'Morbius' review: Latest Marvel film sucks the fun out of everything
Courtesy of Sony
You can hear the elevator pitch now: Jared Leto playing a disease riddled anti-hero named Michael Morbius, who gets injected with a serum that’ll turn him into a blood sucking (and rather ugly) looking vampire beast which will then become part of Sony’s beguiled cinematic universe, the one that includes Tom Hardy’s Venom and the forthcoming “Kraven: The Hunter.” Even on paper, the ridiculous “Blade” knock-off doesn’t sound remotely interesting, but box office dollars have a way of changing studio executives' minds and, hey, both “Venom” movies were successful, so why not give it a whirl? Although fans who show-up might be distressed to learn “Morbius” doesn’t exactly take shape in the uber-successful Marvel Cinematic Universe despite Sony loaning out their web crawler to fight alongside Doctor Strange and others.
No, “Morbius” takes place within its own ecosystem, one that can’t happen without the promise of future installments and loose connections to past iterations. Remember when “The Amazing Spider-Man 2” tried to set-up The Sinister Six? This is worse than that. Helmed by Daniel Espinosa, who’s criminally underrated space chiller “Life” didn’t get nearly the attention it deserved, “Morbius'' opens in the jungles of Costa Rica with Dr. Morbius (Leto) hobbling into a secluded bat cave on two crutches (Critic Note: There wasn’t a Batman in sight). Born with a rare blood disease, the doc has spent his entire life trying to find a cure and his biggest “light bulb” moment is meshing bat and human DNA naturally.
With the help of his beautiful co-pilot Martine (Adria Arjona), Morbius sets-up a cargo ship in, as the movie describes, “International Waters,” with a group of mercenaries to run a human trial of the medical discovery. Why are mercenaries aboard the ship? Because our vampire infused protagonist will need a quick snack as soon as his hankering for blood kicks in: (At one point in the movie, and this is not a joke, Leto straight face delivers the line: “You need to let me eat. You won’t like me when I’m hungry”). Side effects of the serum also include super-sonic “Bat Sonar,” chiseled abs, and skeleton-like cheekbones plus a necessity for several gulps of human blood daily. Sadly, the doc’s Nobel Prize winning creation of artificial blood won’t last forever, sooner or later he’ll need the real thing. Sucks being a vampire.
It equally sucks being an audience member forced to endure a clumsily edited and laughably painful CGI slugfest. We’ve seen poor special effects before, but the transitions Leto goes through between human and vampire reaches new levels of absurdity. It’s like watching a carefully crafted train wreck: The effort and determination behind the scenes are evident (Espinosa and the writers try to create something fresh outside of the usual Marvel mold). Even a game Matt Smith, playing Morbius’ chummy pal who suffers from the same blood disease and becomes the films antagonist, can’t shake the distress of being caught in a film with minimal ambitions (two mid-credit scenes were obviously tacked on as a last-minute piggyback on the success of “Spider-Man: No Way Home”). For anyone trying to keep a mental checklist of cinematic universes, they’ll probably walk out of the theater dizzy.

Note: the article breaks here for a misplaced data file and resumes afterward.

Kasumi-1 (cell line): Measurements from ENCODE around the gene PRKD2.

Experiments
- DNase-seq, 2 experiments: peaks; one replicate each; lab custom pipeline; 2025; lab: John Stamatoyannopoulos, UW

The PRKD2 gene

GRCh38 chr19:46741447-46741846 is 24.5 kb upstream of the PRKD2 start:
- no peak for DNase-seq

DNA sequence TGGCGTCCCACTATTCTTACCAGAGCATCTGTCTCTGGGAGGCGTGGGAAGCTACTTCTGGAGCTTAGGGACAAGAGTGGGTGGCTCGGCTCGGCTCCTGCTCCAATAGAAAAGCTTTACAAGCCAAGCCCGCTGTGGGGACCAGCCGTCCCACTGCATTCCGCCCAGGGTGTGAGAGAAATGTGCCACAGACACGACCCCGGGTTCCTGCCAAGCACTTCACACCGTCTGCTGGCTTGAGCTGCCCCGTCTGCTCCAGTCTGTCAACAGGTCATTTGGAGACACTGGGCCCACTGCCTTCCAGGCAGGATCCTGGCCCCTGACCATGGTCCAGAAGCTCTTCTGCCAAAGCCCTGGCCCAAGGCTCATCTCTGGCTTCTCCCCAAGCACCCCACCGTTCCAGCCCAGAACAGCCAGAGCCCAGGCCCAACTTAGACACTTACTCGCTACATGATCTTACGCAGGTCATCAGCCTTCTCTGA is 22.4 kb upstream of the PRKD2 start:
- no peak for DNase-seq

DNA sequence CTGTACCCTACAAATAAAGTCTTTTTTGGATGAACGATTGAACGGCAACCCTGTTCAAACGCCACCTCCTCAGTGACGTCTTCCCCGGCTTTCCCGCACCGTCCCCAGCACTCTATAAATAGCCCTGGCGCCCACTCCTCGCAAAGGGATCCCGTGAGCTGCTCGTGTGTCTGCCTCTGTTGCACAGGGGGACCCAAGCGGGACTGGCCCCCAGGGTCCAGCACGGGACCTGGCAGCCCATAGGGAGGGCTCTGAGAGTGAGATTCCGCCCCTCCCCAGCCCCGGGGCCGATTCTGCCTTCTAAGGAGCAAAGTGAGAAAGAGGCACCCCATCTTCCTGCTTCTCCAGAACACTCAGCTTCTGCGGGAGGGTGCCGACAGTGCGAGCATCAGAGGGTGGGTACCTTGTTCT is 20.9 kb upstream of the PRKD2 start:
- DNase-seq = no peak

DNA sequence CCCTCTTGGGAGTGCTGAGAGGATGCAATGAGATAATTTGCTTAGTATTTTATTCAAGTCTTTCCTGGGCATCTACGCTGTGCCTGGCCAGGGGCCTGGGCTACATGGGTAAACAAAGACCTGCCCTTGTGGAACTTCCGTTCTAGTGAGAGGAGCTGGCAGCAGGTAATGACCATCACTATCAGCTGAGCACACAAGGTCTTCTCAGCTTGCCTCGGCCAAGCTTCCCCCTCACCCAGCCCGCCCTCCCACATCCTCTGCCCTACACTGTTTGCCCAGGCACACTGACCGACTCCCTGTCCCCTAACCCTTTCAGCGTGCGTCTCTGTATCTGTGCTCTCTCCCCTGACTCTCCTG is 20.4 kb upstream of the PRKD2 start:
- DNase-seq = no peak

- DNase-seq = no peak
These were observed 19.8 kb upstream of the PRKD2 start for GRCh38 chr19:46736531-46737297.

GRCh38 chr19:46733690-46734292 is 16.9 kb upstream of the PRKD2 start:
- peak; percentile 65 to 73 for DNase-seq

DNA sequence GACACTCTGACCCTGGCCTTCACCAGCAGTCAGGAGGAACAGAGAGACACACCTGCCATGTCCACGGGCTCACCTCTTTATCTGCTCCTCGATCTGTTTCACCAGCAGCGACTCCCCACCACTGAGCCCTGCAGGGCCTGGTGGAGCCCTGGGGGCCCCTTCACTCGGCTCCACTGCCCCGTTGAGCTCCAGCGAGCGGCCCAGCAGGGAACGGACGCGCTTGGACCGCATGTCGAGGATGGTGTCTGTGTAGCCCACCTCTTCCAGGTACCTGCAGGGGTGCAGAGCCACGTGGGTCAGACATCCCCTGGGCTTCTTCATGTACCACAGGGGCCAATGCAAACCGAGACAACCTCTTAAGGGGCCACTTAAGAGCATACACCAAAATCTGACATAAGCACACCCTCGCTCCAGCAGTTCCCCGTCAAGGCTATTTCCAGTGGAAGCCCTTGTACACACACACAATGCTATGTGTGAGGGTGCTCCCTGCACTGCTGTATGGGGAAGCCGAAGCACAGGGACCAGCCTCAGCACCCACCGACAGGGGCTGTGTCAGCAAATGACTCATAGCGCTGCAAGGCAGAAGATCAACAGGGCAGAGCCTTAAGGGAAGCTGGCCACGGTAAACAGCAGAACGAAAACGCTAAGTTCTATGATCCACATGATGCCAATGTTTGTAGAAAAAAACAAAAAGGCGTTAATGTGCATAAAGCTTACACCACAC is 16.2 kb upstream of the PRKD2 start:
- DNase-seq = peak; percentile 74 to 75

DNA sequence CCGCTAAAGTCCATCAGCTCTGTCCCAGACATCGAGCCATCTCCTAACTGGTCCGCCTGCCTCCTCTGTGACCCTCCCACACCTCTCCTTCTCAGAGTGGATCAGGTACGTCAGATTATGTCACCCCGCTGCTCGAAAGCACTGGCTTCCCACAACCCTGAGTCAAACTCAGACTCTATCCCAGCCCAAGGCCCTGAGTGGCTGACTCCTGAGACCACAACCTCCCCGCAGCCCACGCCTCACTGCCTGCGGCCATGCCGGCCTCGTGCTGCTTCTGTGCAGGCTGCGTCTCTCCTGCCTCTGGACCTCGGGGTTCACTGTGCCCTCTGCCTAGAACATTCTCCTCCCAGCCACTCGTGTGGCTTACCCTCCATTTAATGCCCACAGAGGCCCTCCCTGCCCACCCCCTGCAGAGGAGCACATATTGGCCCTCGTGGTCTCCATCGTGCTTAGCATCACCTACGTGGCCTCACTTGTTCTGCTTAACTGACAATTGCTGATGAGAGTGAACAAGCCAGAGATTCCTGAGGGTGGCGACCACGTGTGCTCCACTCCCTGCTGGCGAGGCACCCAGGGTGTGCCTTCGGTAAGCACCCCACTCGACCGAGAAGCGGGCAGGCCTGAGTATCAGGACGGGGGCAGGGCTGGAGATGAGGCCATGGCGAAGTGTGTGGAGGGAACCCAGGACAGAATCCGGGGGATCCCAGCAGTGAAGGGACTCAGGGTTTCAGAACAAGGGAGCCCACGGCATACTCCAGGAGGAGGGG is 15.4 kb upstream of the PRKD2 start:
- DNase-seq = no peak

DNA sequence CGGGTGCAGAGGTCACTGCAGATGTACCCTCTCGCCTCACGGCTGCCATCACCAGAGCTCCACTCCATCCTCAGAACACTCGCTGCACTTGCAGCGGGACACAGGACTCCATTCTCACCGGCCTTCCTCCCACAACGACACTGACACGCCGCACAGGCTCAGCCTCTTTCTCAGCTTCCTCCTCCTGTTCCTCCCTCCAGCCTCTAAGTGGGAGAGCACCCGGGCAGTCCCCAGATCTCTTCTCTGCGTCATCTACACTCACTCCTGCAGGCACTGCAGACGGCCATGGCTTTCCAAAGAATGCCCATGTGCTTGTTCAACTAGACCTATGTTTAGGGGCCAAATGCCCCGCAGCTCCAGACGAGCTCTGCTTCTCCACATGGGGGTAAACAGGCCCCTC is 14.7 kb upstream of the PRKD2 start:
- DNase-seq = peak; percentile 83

Leto is no stranger to dabbling in the weird side of superhero and adult fare and, as you probably remember, has tried to throw his own spin on the Joker in “Suicide Squad” (I didn’t hate the choices despite the movie cratering) and many have dunked on him for wild turns in “The Little Things” and “House of Gucci,” – again, I didn’t mind either of those films. But it’s hard to find a silver lining in something so mismanaged as “Morbius,” a $75 million budgeted film that doesn’t give him enough leeway to dig underneath the character in a way those previous movies allowed. Hell, you can’t even see him half the time!
There’s nothing fans must see in “Morbius” to be ready for whatever cross pollination Sony is currently planning. I’m just spitballing but I assume, at some point, the vampire will show up alongside Venom and probably fight a variation of Spider-Man and it’ll be in that moment you remember a solo movie about the character (whether you’ve seen it or not) even existed.
MORBIUS is now playing in theaters.